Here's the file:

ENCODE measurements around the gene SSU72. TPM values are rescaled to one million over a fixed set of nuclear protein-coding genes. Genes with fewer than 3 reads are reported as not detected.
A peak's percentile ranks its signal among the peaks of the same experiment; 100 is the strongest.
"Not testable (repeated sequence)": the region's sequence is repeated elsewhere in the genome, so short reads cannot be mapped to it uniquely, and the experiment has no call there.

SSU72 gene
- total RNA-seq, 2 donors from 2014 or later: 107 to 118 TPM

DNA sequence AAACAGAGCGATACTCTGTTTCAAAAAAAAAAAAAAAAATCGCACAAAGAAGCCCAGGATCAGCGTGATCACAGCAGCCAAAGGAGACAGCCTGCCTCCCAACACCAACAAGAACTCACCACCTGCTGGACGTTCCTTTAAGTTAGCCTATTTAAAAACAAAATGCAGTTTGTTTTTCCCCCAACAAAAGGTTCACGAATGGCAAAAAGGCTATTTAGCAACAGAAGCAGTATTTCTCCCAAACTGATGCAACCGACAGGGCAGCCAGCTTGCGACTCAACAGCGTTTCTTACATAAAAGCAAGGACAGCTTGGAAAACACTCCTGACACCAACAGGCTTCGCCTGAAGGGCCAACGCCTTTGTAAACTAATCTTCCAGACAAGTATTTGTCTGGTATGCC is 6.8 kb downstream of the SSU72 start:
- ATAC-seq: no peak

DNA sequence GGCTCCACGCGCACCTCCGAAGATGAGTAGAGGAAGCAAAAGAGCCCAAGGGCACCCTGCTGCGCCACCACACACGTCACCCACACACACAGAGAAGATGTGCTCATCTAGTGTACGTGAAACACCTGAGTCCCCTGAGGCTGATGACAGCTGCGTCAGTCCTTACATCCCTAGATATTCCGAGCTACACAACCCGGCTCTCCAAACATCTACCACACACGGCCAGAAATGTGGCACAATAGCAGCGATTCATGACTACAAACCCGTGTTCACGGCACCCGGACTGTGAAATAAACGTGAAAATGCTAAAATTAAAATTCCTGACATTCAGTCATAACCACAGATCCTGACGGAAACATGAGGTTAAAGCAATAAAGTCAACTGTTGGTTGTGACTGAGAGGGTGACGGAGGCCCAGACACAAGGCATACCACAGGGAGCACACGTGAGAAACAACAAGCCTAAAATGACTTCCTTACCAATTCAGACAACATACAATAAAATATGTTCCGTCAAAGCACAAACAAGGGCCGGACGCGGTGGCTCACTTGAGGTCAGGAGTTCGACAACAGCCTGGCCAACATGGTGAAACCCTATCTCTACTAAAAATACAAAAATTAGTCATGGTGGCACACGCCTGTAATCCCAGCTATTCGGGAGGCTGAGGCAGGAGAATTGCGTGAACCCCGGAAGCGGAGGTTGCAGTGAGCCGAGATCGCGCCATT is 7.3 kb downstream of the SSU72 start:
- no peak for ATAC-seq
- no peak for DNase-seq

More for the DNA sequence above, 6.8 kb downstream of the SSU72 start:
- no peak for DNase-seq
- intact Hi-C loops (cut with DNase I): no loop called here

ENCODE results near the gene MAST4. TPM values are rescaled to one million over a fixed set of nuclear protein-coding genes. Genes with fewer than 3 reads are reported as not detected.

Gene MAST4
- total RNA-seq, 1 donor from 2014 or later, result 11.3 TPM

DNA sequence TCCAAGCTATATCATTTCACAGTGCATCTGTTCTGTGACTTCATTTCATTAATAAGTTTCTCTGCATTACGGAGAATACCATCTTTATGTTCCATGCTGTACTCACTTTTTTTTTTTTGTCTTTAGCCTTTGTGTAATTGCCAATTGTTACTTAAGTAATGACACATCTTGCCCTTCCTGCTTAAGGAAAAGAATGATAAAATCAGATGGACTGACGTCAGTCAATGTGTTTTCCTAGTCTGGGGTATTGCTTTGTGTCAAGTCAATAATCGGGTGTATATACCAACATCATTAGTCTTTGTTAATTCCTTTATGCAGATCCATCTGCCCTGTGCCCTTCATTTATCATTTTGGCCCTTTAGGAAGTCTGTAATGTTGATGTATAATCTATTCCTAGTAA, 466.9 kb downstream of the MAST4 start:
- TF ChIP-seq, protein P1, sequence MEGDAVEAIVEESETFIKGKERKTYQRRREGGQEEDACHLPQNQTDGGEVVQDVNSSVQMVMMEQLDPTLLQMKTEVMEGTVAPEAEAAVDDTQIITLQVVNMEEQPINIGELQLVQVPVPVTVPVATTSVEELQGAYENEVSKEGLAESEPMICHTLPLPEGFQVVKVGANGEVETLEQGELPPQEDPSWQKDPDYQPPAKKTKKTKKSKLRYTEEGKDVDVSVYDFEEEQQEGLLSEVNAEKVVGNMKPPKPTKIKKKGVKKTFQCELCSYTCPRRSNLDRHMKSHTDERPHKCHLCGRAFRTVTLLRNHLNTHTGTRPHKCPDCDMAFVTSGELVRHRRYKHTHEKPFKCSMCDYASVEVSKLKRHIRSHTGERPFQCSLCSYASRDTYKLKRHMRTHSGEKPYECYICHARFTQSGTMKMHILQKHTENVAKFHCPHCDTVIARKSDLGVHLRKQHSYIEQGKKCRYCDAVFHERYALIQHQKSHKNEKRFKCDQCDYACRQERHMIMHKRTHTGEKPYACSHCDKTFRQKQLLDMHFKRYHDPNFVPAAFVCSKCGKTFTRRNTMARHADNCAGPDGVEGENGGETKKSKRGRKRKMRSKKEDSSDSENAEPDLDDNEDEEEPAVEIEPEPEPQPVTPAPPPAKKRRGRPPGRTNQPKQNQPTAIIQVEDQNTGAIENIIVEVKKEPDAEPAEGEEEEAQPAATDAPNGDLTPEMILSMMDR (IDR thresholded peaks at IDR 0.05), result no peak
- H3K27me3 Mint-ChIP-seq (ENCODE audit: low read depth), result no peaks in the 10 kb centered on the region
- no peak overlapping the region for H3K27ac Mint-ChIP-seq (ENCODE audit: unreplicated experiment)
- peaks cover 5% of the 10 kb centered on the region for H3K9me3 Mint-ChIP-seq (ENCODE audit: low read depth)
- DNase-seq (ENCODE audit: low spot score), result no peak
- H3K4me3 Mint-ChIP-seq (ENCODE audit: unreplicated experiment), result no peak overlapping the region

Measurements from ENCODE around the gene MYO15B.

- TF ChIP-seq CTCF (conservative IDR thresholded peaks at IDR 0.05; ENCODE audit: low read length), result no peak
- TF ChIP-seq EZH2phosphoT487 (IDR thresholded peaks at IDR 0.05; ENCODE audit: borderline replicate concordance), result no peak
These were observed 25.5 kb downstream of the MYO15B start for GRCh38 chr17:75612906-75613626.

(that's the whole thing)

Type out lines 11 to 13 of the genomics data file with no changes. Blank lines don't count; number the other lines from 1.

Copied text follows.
More for the DNA sequence above, 6.8 kb downstream of the SSU72 start:
- no peak for DNase-seq
- intact Hi-C loops (cut with DNase I): no loop called here